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The Observer has been following the county's progress towards constructing a controversial bridge over Lake Lavon that will connect Lucas to the eastern shore of the lake and will, if built, provide a route via an expanded Parker Road from Plano to the eastern Outer Loop.
As is also true with the entire Outer Loop project, county officials have no idea how to pay for the bridge - they assume it will have to be a toll road, probably constructed and operated by a private company in what's known as a Public Private Partnership (PPP). Meanwhile however, the county is speculating with $376,000 in bond and reserve funds to finance the engineering studies needed before the bridge and connecting roads can be built.
Opposition to the bridge is already being organized, with a group called "Save Lake Lavon" organizing homeowners and sailing enthusiasts who want to preserve the rural feel of the area. Also, the anti toll group TURF (Texans United for Reform and Freedom) have stated their opposition to the toll bridge in an email sent out last week.
All sides of the debate will have a chance to be heard this Wednesday, when the county and its engineering firm (HNTB) hold a public hearing in Wylie on the proposed "preferred right of way" (preferred route) for the bridge and connecting roads.
The County Toll Bridge Public Hearing is scheduled to be held on Wednesday, October 7 at 6:30 P.M. at the Wylie Municipal Building, 2000 Highway 78 North in Wylie.
The Dallas Morning News published an article by Ed Housewright yesterday on opposition to the toll bridge:
Residents protest proposed bridge over Lavon Lake
Monday, October 5, 2009
By ED HOUSEWRIGHT / The Dallas Morning News
Joe Simmons traded the congestion of Plano for the tranquility of Lavon Lake a year ago.
Joe Simmons worries that a proposed six-lane bridge across the southern end of Lavon Lake would destroy his serene lifestyle.
He moved his family to a home on 3 acres with a lake view. He drives down a secluded road to reach his hilltop property in eastern Collin County.
"I love it," Simmons said. "It's nice and quiet. The air is fresh, and there's lots of wildlife."
He fears that a proposed six-lane bridge across the southern end of Lavon Lake would destroy his serenity.
Simmons and many other lake residents plan to attend a public hearing Wednesday night in Wylie to protest the project. They say it's too expensive, isn't necessary to relieve congestion and would bring unwanted development to the lake.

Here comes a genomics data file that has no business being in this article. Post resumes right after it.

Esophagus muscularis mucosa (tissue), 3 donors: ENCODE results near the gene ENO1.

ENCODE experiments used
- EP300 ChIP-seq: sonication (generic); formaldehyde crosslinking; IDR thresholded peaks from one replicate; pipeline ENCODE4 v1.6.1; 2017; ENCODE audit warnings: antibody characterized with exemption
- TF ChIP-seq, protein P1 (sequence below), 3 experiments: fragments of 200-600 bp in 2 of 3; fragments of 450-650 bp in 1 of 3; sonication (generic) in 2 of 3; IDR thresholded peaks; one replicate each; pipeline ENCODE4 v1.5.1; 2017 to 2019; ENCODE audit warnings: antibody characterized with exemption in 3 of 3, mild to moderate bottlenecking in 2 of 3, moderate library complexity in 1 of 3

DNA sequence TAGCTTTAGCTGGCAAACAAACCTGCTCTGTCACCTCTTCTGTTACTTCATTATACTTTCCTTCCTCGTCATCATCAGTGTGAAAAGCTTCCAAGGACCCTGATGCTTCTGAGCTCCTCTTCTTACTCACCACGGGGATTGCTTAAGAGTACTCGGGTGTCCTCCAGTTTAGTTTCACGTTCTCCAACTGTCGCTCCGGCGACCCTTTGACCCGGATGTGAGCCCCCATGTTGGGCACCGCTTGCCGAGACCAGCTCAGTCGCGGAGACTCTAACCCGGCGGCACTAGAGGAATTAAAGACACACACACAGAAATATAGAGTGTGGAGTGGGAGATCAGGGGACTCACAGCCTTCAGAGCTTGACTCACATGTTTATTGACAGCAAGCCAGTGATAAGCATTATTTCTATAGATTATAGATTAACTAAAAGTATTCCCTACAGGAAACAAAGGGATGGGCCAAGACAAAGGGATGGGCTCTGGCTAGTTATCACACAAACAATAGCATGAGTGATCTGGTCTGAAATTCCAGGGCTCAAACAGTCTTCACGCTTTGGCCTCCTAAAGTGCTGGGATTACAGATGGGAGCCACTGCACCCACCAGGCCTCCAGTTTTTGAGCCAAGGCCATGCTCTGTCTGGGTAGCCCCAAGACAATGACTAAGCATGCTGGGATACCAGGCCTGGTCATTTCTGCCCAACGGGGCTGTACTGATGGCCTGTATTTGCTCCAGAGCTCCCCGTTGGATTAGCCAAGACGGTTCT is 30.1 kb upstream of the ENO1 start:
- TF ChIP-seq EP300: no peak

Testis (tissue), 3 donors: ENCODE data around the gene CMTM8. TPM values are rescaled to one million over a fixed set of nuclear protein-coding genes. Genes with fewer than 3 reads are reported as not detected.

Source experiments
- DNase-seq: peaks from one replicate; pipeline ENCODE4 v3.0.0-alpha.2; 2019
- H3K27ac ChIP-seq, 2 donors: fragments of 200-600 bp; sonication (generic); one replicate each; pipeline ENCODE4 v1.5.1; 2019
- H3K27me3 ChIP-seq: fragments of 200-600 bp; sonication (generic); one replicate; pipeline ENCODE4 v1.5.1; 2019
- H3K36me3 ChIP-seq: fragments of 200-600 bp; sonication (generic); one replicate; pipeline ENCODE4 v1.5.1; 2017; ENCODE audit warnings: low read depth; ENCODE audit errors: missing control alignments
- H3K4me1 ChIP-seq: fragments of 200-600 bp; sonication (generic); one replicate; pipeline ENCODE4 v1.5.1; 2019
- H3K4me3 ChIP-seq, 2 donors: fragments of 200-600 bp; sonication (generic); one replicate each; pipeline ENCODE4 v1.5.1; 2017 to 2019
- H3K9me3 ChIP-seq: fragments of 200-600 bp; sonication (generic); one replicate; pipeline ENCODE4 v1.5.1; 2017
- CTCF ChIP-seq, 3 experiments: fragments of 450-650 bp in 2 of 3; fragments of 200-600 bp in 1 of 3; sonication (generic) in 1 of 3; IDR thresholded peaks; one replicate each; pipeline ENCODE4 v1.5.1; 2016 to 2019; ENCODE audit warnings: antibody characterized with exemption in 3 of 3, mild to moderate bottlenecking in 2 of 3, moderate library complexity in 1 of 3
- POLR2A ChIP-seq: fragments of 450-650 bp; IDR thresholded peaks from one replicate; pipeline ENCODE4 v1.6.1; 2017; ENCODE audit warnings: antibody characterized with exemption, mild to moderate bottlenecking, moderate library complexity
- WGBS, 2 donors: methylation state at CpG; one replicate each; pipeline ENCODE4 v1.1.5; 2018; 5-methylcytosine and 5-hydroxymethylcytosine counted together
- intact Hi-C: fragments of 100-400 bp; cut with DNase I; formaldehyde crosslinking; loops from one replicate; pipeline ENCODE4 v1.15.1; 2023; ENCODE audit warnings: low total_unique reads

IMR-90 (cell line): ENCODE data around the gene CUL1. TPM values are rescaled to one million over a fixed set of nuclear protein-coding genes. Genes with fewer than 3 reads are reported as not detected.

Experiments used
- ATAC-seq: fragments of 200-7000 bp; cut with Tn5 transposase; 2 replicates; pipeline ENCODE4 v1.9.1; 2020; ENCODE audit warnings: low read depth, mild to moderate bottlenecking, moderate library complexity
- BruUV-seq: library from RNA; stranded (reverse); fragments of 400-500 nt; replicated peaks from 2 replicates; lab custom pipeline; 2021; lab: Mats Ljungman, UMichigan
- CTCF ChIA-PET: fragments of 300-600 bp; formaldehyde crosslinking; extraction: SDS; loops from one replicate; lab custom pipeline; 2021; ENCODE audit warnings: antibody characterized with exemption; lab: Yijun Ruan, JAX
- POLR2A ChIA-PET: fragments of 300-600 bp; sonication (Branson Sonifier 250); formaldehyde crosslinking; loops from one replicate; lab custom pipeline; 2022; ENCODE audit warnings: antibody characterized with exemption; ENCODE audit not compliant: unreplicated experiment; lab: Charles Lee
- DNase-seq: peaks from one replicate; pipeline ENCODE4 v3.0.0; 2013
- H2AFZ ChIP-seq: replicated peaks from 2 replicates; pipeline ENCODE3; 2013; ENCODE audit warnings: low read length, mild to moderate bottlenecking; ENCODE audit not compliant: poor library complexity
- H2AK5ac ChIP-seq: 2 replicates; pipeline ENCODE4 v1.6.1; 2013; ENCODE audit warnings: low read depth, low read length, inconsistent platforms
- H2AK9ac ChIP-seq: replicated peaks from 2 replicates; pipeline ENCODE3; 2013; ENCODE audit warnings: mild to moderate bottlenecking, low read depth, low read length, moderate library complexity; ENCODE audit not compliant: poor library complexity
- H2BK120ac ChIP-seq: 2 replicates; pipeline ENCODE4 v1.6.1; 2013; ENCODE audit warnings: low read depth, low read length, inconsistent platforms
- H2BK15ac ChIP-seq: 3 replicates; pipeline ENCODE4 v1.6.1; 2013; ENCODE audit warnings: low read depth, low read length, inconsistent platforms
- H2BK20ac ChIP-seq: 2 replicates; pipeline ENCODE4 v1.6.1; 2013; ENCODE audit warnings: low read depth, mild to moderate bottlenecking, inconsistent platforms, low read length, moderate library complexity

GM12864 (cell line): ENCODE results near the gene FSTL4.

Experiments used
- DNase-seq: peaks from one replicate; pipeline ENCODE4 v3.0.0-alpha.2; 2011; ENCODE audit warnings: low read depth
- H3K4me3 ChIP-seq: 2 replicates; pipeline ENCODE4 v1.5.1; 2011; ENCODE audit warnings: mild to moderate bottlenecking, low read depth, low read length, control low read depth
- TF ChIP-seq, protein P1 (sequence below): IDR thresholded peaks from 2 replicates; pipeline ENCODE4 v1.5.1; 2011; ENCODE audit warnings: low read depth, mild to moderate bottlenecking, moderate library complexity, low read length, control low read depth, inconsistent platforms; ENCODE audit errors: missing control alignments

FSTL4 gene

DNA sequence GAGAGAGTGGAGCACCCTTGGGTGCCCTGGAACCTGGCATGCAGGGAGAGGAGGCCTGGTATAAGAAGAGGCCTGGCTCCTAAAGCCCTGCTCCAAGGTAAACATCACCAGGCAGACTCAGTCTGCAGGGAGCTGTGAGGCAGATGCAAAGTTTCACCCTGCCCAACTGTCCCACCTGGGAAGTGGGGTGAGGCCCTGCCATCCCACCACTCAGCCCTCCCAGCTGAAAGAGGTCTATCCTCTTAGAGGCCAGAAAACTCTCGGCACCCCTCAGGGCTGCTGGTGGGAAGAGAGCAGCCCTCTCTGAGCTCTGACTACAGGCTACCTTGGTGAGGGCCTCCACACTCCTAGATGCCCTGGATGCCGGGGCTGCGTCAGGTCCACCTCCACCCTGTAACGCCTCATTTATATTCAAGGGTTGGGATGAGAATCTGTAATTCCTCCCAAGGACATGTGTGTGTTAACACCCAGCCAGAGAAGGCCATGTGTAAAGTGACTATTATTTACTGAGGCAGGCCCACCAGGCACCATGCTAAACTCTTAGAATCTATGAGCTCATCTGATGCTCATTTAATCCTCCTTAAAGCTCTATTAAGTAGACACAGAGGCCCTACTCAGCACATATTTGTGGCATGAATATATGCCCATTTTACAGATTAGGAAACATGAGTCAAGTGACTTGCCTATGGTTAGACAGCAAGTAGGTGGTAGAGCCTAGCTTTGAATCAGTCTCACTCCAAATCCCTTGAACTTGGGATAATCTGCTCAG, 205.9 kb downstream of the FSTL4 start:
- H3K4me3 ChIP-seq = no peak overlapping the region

"One of the plans comes right through my front yard," said Jerry Jones, who has lived on the lake for 21 years. "I'm going to fight it tooth and nail as long as I can."
County officials stress that the bridge isn't warranted now and may never be built. If it is, construction might not begin for 20 years or more, they say.
For now, officials want to select an alignment in case the county's growth necessitates a bridge. Several proposed routes will be presented at the hearing at 7 p.m. Wednesday at the Wylie Municipal Complex.
"I think everybody thinks we're going to come out next week and start construction," said County Commissioner Joe Jaynes, whose district includes the lake. "That's just not the case."
Not enough people
The portion of Collin County east of Lavon Lake is largely unincorporated. It doesn't have enough people to justify a major connector across the lake, said Commissioner Jerry Hoagland, who also represents part of the lake area.
Eventually, however, the county's population is expected to more than double to about 2 million people.
"Then it would likely be a viable project," Hoagland said.
The project would actually consist of two bridges. One would start on the lake's west side in Lucas and connect to the peninsula in the center. A second bridge would extend to the eastern shore near the town of Lavon.
Irma Batres has lived on the lake's east side for 12 years. She calls her modest home a "handyman's special," but she doesn't want to lose it to make room for the bridge.
"It's beautiful out here," Batres said. "It's a little piece of heaven. You can see hawks and cranes."
The homes around the lake vary greatly. A new brick house may sit next to a dilapidated frame one.
County Engineer Ruben Delgado said officials have no timetable to acquire right of way for the bridges and thoroughfare. Even if commissioners choose a preferred route after this week's hearing, no design work is planned in the foreseeable future, Delgado said.
"It could stay a line on the map forever," he said.
1. Explain what HNTB and Engineering have planned.
2. Explain that the bridge is on track to become toll.
3. Tell them they, probably unknowingly, voted for the $500K 'study money' in the 2007 Bond election.
4. Tell them that $367K of that money has already been spent. (NOW.. add the latest Collin County comment "It could stay a line on the map forever," Excuse me? What did he just say we bought for our $367K?)
5. First they feel betrayed, then they get ANGRY!
This flawed and senseless bridge plan defeats itself.
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